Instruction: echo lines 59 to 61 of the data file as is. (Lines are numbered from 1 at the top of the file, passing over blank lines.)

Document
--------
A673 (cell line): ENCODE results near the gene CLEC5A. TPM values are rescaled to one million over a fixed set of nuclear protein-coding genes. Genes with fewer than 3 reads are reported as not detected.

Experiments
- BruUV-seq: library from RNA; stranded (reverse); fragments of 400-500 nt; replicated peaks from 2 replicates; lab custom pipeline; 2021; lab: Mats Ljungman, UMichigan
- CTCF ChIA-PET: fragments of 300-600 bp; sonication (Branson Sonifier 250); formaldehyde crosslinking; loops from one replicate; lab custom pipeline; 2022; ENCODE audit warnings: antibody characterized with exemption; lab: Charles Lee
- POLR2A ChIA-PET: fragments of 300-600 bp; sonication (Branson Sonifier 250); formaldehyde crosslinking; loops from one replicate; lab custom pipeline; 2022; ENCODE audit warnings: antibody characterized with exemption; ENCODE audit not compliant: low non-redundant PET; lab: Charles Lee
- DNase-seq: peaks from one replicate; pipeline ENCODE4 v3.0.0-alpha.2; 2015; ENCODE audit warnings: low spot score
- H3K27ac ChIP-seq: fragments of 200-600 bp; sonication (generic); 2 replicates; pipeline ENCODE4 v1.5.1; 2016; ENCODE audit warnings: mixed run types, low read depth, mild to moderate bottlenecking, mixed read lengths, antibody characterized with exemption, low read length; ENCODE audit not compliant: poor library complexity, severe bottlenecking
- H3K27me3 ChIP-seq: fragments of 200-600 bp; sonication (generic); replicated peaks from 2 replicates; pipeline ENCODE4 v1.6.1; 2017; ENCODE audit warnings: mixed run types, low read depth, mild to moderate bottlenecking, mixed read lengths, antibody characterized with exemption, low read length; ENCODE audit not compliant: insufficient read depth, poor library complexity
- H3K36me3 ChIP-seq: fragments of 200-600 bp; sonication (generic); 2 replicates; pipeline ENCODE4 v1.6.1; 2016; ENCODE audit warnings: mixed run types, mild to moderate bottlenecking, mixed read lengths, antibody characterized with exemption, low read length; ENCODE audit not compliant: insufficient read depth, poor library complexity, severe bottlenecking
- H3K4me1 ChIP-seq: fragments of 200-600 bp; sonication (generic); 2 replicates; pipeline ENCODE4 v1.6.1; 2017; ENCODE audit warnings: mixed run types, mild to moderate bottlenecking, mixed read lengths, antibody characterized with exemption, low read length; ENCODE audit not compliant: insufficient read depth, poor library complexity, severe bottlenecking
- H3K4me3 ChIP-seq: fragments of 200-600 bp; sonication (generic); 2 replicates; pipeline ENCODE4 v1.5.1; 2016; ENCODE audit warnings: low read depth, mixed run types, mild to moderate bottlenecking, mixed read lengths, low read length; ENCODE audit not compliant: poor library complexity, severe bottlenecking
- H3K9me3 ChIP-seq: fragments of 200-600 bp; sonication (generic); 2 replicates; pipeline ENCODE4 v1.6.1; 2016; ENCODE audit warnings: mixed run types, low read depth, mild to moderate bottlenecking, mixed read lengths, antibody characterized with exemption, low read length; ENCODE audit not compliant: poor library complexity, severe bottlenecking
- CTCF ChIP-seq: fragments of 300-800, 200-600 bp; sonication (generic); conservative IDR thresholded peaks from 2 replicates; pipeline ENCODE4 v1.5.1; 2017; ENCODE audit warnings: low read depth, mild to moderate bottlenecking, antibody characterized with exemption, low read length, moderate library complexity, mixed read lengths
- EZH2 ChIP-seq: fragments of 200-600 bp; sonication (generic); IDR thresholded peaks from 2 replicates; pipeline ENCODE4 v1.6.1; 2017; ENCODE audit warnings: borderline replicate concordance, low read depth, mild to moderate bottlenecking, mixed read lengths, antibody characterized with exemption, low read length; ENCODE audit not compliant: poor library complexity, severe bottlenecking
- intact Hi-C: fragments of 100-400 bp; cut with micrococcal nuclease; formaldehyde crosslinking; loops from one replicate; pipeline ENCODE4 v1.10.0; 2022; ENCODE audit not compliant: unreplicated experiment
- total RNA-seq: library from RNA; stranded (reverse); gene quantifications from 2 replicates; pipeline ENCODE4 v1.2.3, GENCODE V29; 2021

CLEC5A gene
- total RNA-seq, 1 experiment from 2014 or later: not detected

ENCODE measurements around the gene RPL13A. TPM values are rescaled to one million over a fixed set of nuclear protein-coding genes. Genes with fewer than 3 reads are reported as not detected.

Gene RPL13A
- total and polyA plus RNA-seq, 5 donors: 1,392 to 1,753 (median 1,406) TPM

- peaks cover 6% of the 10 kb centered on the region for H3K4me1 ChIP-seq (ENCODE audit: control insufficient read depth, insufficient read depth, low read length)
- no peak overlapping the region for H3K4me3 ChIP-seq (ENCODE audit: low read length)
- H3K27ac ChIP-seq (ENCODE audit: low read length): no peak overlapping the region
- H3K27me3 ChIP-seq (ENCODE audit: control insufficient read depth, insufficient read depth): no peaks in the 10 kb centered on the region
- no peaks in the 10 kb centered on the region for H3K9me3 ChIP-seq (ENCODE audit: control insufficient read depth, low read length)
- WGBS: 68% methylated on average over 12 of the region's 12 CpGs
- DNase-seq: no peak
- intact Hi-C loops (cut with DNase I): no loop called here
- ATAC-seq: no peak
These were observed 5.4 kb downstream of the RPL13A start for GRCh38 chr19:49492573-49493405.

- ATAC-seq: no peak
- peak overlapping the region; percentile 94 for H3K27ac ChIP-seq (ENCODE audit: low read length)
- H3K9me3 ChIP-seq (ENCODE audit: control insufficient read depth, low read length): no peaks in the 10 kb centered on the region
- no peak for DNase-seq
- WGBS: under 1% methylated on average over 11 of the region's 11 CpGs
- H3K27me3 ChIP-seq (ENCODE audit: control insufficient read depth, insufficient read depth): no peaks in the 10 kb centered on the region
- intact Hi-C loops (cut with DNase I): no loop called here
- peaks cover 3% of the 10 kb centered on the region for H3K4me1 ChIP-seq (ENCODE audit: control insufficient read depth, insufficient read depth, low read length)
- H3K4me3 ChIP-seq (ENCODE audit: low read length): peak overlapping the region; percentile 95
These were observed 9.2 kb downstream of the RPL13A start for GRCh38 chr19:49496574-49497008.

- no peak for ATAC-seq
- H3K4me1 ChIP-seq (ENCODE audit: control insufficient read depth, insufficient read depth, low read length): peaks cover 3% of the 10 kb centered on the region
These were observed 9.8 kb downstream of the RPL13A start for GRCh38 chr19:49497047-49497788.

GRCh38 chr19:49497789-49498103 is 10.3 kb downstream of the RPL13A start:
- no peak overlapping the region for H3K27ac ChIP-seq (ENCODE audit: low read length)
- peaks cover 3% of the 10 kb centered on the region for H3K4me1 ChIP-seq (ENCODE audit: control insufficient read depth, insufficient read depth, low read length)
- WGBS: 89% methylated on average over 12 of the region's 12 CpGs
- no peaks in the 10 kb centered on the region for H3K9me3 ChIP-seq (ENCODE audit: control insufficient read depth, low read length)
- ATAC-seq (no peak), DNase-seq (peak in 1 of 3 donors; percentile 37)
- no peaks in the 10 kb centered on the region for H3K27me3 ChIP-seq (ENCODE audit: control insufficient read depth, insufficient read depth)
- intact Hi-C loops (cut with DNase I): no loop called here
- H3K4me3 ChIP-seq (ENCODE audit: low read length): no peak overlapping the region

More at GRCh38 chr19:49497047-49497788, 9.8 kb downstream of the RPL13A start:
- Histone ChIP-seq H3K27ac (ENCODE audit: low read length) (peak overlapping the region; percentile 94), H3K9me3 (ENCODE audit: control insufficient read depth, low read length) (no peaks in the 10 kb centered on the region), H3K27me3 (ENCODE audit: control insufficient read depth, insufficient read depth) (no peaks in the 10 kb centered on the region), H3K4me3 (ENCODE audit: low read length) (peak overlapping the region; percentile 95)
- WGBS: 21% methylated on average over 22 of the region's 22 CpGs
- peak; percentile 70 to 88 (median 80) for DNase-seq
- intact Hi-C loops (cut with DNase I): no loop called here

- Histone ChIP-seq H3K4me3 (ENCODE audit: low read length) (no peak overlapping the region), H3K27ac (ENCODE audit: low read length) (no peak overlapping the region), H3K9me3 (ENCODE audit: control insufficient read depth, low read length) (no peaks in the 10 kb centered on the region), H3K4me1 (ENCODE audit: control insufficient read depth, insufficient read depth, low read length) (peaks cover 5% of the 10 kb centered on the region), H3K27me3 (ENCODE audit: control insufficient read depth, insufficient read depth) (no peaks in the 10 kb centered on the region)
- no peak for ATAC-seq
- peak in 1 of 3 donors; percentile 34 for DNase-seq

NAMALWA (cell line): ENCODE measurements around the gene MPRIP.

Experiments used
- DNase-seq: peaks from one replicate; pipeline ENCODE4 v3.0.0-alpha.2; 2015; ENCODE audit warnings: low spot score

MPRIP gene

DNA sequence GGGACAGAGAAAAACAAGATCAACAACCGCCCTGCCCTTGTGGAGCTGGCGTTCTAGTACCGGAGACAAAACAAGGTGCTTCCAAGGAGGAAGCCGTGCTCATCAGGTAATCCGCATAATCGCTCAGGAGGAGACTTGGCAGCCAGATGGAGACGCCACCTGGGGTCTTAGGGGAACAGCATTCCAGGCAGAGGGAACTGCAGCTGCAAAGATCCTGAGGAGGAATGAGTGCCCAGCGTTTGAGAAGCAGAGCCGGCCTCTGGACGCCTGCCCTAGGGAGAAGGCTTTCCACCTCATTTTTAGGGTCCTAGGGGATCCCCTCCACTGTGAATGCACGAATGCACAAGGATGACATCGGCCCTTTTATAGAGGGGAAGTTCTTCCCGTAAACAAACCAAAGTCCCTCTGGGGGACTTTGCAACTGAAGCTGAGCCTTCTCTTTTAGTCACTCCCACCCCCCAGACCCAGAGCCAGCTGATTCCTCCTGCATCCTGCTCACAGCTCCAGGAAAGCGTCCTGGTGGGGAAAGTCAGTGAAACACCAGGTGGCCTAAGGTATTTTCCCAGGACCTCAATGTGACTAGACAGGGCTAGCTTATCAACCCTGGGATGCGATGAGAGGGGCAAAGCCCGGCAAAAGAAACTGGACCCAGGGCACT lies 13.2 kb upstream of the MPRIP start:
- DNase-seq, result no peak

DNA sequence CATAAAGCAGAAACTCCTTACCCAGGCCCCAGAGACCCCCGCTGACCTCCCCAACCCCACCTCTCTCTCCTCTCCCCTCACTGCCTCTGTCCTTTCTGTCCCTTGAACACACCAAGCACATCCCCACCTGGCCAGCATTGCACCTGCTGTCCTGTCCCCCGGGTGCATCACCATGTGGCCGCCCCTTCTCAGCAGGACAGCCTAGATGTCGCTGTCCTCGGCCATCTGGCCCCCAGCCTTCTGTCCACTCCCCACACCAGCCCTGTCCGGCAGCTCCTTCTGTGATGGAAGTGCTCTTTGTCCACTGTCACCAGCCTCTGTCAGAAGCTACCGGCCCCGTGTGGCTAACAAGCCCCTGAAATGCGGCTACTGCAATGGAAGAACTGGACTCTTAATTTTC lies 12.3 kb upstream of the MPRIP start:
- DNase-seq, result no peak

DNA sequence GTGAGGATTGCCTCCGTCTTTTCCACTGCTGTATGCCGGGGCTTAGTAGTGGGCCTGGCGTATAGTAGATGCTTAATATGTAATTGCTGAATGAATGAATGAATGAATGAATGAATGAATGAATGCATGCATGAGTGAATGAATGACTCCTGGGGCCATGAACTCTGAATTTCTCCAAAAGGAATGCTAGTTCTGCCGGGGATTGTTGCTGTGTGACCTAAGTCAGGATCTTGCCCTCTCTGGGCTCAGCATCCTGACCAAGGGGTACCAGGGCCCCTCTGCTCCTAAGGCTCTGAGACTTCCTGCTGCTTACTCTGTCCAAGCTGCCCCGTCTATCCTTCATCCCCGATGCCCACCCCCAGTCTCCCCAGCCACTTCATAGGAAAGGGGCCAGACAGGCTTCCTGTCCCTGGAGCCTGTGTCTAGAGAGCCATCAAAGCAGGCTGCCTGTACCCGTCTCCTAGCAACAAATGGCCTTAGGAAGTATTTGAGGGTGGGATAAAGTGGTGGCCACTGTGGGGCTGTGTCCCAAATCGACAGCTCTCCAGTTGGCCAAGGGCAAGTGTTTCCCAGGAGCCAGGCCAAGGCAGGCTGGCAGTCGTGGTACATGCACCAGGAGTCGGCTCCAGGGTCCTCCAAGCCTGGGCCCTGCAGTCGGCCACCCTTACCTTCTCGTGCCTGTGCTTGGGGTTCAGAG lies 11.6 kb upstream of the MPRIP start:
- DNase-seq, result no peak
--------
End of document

- Histone ChIP-seq H3K4me3 (ENCODE audit: low read length) (no peak overlapping the region), H3K27ac (ENCODE audit: low read length) (no peak overlapping the region), H3K9me3 (ENCODE audit: control insufficient read depth, low read length) (no peaks in the 10 kb centered on the region), H3K4me1 (ENCODE audit: control insufficient read depth, insufficient read depth, low read length) (peaks cover 5% of the 10 kb centered on the region), H3K27me3 (ENCODE audit: control insufficient read depth, insufficient read depth) (no peaks in the 10 kb centered on the region)
- no peak for ATAC-seq
- peak in 1 of 3 donors; percentile 34 for DNase-seq